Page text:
Feast day: November 30
Patron of Fisherman
Andrew, like his brother Simon Peter, was a fisherman. He became a disciple of the great St. John the Baptist, but when John pointed to Jesus and said, "Behold the Lamb of God!" Andrew understood that Jesus was greater. At once he left John to follow the Divine Master. Jesus knew that Andrew was walking behind him, and turning back, he asked, "what do you seek?" When Andrew answered that he would like to know where Jesus lived, Our Lord replied, "Come and see." Andrew had been only a little time with Jesus when he realized that this was truly the Messiah.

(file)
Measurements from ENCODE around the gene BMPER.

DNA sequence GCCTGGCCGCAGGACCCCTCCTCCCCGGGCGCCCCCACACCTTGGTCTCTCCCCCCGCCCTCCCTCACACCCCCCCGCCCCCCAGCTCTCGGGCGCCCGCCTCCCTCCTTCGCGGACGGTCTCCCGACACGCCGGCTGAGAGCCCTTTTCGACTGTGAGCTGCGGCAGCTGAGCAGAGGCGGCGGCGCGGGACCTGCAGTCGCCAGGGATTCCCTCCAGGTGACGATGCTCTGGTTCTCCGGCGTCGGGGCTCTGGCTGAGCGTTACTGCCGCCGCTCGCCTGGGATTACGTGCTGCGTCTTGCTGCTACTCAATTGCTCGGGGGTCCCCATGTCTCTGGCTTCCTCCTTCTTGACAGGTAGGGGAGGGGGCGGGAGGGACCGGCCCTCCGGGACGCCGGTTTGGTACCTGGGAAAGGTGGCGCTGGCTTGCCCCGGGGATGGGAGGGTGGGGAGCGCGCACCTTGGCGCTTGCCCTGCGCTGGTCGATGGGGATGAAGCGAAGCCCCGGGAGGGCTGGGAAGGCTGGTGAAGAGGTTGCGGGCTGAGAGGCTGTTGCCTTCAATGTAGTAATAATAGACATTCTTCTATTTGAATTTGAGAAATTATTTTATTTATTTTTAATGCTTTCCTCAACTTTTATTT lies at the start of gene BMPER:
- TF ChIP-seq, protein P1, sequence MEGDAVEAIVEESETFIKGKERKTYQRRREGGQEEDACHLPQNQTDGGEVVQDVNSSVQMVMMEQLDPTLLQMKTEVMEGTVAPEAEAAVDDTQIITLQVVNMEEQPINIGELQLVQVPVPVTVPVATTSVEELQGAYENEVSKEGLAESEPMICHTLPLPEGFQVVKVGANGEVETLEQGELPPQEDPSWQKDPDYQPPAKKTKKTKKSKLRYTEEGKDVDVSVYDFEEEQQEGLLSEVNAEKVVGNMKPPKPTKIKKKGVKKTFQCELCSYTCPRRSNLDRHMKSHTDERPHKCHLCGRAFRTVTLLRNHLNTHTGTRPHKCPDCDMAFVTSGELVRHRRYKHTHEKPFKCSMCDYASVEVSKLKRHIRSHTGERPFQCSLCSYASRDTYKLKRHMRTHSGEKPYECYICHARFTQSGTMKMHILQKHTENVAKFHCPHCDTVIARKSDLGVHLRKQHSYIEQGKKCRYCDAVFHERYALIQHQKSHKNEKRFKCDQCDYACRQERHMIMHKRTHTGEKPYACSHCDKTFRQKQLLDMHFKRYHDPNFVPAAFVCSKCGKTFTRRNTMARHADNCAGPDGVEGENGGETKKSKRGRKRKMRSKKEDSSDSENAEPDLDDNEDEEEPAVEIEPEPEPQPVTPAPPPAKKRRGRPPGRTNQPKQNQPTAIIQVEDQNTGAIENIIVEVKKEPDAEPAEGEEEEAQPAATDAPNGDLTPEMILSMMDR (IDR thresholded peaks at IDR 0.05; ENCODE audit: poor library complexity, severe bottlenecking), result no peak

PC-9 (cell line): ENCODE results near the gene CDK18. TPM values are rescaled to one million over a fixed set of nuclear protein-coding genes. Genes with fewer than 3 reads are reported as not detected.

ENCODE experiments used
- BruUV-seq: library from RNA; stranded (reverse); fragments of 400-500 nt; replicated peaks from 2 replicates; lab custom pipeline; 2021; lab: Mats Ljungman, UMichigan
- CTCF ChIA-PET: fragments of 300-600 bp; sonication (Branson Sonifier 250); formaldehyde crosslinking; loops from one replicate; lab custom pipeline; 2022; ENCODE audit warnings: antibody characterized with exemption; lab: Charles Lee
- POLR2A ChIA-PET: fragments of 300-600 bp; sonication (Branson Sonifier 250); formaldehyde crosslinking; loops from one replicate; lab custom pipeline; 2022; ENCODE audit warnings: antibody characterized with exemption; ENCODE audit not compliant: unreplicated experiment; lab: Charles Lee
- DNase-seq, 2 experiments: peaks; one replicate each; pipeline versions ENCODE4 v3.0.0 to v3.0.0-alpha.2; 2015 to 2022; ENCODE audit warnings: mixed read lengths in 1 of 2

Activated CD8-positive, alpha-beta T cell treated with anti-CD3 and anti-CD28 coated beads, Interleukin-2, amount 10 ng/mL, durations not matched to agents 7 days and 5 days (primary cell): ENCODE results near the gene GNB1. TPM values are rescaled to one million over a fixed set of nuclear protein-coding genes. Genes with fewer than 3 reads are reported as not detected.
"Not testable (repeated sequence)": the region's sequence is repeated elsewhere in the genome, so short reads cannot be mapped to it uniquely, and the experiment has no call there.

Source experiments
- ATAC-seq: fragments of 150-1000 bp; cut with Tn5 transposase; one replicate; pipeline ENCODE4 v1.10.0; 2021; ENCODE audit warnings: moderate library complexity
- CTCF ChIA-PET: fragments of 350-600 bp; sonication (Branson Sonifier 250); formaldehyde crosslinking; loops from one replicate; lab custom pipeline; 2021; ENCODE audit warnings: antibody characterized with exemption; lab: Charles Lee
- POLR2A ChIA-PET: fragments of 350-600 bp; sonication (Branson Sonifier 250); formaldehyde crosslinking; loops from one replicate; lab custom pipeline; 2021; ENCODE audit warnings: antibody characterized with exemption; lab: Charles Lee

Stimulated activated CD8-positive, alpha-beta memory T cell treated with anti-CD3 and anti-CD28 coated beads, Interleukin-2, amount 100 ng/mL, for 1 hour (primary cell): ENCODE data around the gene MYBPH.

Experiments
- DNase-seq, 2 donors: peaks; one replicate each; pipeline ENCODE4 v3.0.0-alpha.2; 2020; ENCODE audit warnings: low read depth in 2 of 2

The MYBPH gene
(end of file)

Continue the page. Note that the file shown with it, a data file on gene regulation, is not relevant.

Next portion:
From then on, he chose to follow Jesus. Andrew was thus the first disciple of Christ. Next, Andrew brought his brother Simon (St. Peter) to Jesus and Jesus received him, too, as His disciple. At first the two brothers continued to carry on their fishing trade and family affairs, but later, the Lord called them to stay with Him all the time. He promised to make them fishers of men, and this time, they left their nets for good. It is believed that after Our Lord ascended into Heaven, St. Andrew went to Greece to preach the gospel. He is said to have been put to death on a saltire cross, to which he was tied, not nailed. He lived two days in that state of suffering, still preaching to the people who gathered around their beloved Apostle. Two countries have chosen St. Andrew as their patron - Russia and Scotland. St. Andrew is also venerated as the patron of the American southern states (i.e. "Dixie"), due to the large volume of Scottish immigrants that settled the area during the antebellum period. This is why the saltire cross is featured on the state flags of Florida, Alabama and Mississippi.